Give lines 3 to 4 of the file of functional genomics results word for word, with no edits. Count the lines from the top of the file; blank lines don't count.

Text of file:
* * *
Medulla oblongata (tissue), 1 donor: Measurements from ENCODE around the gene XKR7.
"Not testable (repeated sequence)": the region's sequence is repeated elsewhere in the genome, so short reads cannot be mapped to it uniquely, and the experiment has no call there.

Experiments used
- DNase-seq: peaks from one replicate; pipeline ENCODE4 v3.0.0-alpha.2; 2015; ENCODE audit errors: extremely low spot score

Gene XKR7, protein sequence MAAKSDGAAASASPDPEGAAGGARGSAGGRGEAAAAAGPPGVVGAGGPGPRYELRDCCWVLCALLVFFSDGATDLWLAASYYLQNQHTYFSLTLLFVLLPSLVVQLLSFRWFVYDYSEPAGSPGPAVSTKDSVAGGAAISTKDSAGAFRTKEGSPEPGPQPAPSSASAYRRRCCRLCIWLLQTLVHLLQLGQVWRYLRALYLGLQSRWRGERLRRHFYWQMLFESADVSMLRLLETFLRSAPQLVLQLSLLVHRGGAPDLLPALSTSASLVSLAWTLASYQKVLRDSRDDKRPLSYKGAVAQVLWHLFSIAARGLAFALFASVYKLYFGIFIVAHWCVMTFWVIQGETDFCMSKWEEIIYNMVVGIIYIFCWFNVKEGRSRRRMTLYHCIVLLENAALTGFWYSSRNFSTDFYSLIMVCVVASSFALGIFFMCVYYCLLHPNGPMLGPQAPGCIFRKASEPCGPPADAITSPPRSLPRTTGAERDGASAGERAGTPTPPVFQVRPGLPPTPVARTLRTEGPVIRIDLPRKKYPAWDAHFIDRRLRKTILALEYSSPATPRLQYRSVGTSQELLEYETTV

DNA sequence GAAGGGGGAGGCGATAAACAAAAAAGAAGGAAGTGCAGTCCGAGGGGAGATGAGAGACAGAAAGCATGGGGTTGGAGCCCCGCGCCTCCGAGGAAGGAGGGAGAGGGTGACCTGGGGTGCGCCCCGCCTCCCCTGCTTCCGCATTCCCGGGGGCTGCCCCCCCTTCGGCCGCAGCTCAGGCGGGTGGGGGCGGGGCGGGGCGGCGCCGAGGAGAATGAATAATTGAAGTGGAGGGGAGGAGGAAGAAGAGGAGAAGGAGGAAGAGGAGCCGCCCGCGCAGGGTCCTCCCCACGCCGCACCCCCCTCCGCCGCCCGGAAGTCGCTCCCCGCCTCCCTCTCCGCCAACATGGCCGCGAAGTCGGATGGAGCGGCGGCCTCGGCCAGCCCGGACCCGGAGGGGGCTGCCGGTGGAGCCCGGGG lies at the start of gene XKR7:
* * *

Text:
Experiments used
- DNase-seq: peaks from one replicate; pipeline ENCODE4 v3.0.0-alpha.2; 2015; ENCODE audit errors: extremely low spot score